When the Distribution Is Known

  • Phillip I. Good


One of the strengths of the hypothesis-testing procedures described in the preceding chapter is that you don’t need to know anything about the underlying population(s) to apply them. But suppose you do know something about these populations, that you have full knowledge of the underlying processes that led to the observations in your sample(s), should you still use the same statistical tests? The answer is no,not always, particularly with very small or very large amounts of data. In this chapter, we’ll consider several parametric approximations, including the binomial (which you were introduced to in Chapter 2), the Poisson, and the normal or Gaussian, along with several distributions derived from the latter that are of value in testing location and dispersion.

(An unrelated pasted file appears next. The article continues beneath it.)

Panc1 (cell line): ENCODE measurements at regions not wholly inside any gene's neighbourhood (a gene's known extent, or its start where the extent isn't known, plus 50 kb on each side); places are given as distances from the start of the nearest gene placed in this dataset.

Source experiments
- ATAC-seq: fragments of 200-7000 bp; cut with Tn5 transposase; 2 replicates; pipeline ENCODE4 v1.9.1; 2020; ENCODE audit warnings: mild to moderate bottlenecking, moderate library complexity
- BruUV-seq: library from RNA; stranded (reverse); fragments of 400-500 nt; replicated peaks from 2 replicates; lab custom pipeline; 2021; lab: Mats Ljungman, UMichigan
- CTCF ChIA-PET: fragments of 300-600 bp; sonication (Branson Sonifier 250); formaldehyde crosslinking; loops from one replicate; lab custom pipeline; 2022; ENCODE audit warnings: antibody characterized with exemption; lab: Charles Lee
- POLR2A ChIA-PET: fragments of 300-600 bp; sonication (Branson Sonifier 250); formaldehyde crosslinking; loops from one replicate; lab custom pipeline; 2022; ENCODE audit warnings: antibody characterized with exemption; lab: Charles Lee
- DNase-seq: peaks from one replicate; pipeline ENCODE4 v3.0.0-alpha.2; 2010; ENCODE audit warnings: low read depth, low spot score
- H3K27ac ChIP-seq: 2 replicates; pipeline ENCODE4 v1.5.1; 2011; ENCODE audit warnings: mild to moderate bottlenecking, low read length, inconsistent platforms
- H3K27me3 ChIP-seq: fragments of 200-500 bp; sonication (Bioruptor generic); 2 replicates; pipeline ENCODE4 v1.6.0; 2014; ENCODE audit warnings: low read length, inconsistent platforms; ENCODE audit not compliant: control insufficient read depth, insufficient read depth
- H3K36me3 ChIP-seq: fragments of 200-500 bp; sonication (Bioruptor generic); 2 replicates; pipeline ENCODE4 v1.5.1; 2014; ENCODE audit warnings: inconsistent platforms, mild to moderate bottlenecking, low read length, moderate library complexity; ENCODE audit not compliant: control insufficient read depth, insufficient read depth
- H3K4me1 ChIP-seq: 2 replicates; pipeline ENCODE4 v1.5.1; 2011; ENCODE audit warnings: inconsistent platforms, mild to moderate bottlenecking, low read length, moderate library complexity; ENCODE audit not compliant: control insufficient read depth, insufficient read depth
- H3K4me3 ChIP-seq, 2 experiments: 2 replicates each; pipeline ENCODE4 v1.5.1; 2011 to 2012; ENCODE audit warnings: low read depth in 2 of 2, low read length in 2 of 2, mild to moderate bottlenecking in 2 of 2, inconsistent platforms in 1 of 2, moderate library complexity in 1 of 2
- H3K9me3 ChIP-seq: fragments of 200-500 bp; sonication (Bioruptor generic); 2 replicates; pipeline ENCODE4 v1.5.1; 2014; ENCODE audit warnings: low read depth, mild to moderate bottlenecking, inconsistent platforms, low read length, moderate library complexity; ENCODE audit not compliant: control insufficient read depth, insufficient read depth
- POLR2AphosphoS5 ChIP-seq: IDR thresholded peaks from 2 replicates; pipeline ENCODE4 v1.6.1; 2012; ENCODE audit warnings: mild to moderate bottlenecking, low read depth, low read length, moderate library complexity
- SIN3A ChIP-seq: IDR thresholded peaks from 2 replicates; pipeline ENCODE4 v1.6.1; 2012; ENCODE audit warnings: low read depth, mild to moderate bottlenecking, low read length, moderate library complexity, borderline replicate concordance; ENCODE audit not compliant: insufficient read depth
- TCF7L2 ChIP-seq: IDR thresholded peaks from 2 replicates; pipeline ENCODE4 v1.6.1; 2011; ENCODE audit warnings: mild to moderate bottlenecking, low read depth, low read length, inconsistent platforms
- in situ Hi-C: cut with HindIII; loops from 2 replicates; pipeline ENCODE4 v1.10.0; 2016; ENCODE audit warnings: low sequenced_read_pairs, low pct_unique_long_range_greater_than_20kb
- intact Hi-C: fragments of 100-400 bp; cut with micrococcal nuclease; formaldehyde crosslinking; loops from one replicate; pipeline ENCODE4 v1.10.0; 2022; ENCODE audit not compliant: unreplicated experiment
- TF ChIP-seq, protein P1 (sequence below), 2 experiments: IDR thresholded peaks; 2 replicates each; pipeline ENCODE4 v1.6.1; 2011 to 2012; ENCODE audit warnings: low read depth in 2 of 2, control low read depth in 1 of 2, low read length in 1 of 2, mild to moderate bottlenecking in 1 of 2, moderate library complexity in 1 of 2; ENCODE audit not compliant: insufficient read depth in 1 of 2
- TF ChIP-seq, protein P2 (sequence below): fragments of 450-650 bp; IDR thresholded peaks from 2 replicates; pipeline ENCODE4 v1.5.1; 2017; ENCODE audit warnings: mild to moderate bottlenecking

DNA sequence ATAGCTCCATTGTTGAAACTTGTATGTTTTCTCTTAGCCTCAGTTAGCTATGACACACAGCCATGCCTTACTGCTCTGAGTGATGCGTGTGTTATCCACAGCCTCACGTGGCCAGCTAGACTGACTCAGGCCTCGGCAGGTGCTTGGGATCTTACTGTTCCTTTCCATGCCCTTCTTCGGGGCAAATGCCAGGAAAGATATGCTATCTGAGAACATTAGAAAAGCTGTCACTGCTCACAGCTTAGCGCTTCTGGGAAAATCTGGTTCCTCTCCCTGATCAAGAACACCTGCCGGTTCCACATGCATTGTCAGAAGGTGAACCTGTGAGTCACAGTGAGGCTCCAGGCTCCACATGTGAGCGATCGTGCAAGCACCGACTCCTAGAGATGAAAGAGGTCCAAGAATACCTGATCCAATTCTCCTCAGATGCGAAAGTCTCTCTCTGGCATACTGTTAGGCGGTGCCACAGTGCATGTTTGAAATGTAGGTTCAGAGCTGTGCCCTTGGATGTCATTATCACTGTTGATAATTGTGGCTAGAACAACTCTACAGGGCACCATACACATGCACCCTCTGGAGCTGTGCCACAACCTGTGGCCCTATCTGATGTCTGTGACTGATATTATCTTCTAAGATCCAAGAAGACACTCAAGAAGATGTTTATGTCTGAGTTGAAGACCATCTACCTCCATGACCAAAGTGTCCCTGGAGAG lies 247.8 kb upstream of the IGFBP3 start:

Poisson Distribution Mathematical Expectation Independent Observation Independent Trial Orange County 
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Copyright information

© Springer Science+Business Media New York 1999

Authors and Affiliations

  • Phillip I. Good
    • 1
  1. 1.Huntington BeachUSA

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